Do you think it would've worked better in 1st person?
Although 1st-person Quintin might've been unbearable...


Alexander Miriam wrote: "Although 1st-person Quintin might've been unbearable... "
Brrrr, no! Please, no! Watching Quentin moodswing between Shinji (Evangelion) and Quothe (Name of wind)from 1st-person would be terrible.


message 98: by Ruth (new)

Ruth E. R. Enjoyed your review. I haven't read this book, but I might go back and make my reviews a bit more meaningful LIKE yours! :)


Emilie that's kind of you to say, thanks, ruth! i like your dorothy costume.


message 100: by Emilie (new) - rated it 1 star

Emilie Miriam wrote: "Do you think it would've worked better in 1st person?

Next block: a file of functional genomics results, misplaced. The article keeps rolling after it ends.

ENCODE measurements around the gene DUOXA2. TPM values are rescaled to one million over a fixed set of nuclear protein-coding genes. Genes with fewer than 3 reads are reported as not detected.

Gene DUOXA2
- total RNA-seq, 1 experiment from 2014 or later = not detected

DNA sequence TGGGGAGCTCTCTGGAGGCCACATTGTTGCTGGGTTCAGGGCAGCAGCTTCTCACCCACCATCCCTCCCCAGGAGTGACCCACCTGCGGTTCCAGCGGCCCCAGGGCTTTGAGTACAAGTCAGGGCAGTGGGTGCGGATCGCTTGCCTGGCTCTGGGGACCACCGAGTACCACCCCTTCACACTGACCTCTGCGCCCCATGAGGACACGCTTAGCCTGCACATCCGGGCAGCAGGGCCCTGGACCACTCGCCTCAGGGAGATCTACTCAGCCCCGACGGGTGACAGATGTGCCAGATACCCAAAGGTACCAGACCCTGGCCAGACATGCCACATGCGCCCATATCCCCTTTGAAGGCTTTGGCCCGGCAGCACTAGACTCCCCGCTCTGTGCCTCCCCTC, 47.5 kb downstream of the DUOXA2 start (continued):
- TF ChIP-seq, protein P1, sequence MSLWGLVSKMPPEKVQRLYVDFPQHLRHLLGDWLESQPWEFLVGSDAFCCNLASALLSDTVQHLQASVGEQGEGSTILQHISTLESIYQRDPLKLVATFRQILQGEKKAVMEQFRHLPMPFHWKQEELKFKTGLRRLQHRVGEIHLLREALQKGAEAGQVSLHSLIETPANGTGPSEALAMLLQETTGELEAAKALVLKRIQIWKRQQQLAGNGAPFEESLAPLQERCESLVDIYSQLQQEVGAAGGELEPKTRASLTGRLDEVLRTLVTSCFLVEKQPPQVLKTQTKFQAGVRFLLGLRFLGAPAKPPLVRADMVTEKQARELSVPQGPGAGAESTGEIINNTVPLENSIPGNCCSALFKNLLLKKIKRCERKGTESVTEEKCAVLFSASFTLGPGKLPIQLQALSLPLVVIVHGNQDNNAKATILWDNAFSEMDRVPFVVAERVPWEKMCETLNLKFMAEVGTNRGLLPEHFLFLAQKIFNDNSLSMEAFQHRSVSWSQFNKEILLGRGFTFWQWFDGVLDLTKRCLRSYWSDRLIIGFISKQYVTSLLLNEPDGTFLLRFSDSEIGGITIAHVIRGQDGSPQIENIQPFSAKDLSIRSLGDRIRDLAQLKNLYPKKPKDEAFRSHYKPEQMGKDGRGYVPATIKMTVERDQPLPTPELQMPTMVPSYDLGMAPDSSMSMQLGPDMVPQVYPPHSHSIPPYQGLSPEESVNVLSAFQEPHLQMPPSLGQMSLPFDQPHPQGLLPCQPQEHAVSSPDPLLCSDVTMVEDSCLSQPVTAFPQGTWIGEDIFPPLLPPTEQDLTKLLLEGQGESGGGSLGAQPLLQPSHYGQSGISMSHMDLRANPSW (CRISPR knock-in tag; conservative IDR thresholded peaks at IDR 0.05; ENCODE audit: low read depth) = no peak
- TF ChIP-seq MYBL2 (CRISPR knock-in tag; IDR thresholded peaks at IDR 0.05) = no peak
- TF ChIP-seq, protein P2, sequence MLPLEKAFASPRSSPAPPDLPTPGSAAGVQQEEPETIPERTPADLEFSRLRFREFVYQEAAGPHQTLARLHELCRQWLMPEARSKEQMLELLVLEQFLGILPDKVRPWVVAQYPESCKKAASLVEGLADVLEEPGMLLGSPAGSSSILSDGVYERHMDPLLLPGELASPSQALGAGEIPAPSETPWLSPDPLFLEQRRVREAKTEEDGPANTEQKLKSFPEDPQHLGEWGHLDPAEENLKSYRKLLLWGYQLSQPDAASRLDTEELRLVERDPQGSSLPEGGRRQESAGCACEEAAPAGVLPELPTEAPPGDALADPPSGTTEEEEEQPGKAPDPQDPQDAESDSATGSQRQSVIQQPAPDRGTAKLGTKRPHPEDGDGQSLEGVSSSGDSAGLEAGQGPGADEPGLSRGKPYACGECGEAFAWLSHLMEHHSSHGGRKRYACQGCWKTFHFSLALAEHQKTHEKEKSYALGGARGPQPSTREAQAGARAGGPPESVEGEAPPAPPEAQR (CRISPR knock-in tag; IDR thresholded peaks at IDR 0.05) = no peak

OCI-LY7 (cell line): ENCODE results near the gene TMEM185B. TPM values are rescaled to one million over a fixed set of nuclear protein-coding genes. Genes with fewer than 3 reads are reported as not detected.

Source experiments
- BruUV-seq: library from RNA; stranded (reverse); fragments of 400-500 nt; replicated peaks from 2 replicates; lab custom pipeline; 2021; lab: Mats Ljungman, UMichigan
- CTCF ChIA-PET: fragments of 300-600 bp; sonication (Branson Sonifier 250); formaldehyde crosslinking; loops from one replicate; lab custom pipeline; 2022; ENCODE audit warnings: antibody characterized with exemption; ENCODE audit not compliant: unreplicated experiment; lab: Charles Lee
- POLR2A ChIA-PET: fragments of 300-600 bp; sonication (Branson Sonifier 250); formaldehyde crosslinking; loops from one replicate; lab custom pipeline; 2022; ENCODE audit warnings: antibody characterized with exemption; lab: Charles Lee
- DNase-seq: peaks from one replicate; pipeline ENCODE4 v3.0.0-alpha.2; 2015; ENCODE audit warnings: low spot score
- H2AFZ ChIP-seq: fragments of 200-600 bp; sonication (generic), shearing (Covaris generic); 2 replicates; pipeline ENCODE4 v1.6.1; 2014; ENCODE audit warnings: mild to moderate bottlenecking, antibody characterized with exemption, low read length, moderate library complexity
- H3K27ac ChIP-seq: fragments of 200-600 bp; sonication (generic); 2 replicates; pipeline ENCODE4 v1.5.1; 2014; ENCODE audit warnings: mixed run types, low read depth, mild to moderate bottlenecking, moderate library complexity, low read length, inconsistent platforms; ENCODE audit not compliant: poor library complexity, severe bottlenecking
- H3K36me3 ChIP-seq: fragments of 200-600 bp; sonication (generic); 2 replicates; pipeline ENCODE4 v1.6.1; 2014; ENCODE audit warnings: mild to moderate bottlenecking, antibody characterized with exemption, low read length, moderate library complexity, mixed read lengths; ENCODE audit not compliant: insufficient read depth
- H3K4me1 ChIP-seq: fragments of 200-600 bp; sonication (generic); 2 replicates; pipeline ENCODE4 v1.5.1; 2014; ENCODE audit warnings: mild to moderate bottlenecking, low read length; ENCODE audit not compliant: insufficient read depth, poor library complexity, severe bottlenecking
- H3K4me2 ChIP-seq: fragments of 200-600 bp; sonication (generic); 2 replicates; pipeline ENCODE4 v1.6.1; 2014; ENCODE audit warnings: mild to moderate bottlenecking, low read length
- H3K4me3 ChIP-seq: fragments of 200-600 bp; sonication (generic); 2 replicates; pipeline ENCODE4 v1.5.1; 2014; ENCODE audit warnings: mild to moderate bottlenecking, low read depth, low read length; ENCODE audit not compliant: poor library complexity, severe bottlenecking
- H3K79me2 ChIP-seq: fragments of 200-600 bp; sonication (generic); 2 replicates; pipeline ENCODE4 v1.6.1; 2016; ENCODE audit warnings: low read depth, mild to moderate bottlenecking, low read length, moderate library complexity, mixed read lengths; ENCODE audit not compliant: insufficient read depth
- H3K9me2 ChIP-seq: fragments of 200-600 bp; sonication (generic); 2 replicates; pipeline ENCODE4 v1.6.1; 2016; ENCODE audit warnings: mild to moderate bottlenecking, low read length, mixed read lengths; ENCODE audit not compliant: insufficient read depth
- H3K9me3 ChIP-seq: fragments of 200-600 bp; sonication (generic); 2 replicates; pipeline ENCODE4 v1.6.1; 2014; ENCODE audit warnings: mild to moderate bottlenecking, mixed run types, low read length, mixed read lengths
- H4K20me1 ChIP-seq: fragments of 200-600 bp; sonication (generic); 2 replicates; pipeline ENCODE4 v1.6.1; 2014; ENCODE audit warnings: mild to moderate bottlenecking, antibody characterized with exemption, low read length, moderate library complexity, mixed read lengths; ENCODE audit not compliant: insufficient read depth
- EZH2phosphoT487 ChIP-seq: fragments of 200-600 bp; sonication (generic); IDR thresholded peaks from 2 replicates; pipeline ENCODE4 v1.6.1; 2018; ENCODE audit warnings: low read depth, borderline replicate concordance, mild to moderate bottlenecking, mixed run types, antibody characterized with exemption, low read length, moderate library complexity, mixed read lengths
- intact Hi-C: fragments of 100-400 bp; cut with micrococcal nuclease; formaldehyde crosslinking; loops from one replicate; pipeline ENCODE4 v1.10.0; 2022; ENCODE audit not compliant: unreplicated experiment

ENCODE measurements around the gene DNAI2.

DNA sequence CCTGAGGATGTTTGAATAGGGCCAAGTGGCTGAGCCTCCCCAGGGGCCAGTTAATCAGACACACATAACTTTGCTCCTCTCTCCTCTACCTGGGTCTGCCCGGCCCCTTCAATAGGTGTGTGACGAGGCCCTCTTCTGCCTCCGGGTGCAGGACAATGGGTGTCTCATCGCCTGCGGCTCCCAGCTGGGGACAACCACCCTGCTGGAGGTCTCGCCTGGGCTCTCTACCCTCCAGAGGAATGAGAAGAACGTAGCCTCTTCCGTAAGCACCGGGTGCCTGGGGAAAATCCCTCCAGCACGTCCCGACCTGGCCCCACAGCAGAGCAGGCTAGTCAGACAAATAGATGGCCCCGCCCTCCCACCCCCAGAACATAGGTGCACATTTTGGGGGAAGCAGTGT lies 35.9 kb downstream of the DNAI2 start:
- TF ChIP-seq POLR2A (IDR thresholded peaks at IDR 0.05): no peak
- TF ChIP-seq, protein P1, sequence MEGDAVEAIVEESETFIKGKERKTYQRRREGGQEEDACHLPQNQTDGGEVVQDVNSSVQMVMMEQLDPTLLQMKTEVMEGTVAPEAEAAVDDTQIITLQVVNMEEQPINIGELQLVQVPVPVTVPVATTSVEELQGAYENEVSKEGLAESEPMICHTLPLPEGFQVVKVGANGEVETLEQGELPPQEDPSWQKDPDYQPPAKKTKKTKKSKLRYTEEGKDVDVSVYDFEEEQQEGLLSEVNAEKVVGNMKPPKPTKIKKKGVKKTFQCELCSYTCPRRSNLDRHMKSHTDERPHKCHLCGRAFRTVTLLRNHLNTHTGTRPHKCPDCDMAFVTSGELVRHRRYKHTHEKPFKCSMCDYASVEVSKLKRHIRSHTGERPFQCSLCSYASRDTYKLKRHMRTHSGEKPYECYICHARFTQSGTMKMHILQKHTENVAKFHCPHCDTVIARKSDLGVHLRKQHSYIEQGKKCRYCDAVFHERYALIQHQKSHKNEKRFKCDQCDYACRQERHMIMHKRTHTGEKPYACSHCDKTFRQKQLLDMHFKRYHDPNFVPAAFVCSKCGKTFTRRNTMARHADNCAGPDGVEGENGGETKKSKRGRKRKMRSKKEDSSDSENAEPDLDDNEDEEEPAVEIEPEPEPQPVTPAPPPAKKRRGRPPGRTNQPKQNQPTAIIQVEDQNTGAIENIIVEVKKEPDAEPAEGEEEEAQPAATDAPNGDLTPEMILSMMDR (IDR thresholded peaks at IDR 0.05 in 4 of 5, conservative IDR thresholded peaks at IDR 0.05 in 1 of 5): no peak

Although 1st-person Quintin might've been unbearable.."


i don't know. yes and no. yes, i think it would've worked better for me. it'd be more honest and i think i'd be more likely to feel for q. as a character, and to see many of the problems as problems of q.'s unique perspective and not the writing itself. also, it seems like it would've forced lev grossman to show that there's more to q., even if it's only the seeds of something. though i don't think he wanted to do that, so no. what do you think, would it work better for you in first person?